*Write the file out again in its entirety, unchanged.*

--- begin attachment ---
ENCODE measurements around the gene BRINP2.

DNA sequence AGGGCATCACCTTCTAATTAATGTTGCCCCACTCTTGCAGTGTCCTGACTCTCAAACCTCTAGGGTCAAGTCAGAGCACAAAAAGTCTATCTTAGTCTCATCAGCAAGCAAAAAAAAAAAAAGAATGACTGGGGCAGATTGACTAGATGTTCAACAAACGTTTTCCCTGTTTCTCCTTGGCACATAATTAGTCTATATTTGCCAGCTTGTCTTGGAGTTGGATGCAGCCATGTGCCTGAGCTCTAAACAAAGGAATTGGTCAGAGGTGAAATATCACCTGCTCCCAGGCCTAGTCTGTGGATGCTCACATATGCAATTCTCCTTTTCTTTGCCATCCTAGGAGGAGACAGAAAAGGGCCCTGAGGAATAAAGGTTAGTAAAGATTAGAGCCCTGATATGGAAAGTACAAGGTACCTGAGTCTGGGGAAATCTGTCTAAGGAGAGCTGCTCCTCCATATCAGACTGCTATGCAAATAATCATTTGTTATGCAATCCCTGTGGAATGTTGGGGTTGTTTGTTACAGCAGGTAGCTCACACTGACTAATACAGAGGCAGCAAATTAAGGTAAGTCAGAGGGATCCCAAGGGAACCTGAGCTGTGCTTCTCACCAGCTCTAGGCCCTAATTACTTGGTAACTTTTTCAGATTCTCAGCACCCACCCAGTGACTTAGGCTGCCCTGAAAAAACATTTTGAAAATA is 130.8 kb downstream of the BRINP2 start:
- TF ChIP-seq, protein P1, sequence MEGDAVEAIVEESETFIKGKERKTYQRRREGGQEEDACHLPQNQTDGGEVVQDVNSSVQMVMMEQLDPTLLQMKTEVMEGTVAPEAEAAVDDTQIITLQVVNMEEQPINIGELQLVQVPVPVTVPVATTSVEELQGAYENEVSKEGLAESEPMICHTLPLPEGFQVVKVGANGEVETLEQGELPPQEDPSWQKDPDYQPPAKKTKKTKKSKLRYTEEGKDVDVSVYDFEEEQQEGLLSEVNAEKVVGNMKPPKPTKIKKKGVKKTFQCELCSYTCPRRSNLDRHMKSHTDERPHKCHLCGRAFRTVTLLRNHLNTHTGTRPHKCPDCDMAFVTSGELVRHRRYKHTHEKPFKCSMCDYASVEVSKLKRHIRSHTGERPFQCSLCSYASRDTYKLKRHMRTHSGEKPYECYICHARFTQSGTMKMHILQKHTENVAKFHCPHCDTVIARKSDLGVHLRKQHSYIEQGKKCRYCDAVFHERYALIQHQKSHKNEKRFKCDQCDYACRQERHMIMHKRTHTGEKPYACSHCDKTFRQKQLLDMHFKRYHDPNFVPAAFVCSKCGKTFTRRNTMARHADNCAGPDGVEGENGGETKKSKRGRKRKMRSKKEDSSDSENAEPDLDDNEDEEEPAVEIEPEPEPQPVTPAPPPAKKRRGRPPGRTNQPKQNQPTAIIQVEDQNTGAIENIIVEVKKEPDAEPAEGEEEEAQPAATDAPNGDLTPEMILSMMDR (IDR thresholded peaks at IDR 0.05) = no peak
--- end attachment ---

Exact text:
ENCODE measurements around the gene BRINP2.

DNA sequence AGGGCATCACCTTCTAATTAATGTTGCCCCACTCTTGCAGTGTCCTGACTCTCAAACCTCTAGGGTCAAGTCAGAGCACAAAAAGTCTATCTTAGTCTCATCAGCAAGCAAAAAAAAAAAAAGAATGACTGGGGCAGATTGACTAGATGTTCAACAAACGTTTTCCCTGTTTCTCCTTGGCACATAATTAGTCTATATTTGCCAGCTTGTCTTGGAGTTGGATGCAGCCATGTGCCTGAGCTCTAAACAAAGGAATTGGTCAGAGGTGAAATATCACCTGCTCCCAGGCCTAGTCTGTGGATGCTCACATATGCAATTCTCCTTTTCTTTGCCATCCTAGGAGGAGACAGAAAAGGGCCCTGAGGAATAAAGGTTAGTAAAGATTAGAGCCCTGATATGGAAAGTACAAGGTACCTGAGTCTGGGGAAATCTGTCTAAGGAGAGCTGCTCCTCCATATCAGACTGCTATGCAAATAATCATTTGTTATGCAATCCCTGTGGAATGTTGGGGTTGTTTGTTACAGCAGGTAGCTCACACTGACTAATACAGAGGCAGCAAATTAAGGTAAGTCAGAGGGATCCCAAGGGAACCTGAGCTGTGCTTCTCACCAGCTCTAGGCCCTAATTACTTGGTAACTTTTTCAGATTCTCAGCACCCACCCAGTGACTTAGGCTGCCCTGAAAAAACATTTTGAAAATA is 130.8 kb downstream of the BRINP2 start:
- TF ChIP-seq, protein P1, sequence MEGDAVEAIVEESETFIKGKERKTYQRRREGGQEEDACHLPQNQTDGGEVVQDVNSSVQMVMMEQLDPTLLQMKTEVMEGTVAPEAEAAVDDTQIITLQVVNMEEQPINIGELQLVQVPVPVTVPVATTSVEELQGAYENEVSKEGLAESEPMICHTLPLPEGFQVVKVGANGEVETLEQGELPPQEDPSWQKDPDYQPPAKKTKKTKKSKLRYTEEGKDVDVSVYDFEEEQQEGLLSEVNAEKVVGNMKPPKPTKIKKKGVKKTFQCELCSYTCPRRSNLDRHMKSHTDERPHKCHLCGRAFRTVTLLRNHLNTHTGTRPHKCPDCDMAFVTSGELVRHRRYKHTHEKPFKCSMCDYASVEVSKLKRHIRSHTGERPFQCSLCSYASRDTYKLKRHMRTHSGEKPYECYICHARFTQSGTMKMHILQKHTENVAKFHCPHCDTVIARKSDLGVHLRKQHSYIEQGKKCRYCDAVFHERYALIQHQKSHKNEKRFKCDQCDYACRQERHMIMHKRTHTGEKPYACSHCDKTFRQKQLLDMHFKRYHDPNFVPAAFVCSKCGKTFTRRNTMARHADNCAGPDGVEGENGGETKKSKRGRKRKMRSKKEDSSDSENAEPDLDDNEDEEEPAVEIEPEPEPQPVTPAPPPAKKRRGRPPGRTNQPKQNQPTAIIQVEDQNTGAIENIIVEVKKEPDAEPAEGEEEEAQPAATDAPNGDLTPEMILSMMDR (IDR thresholded peaks at IDR 0.05) = no peak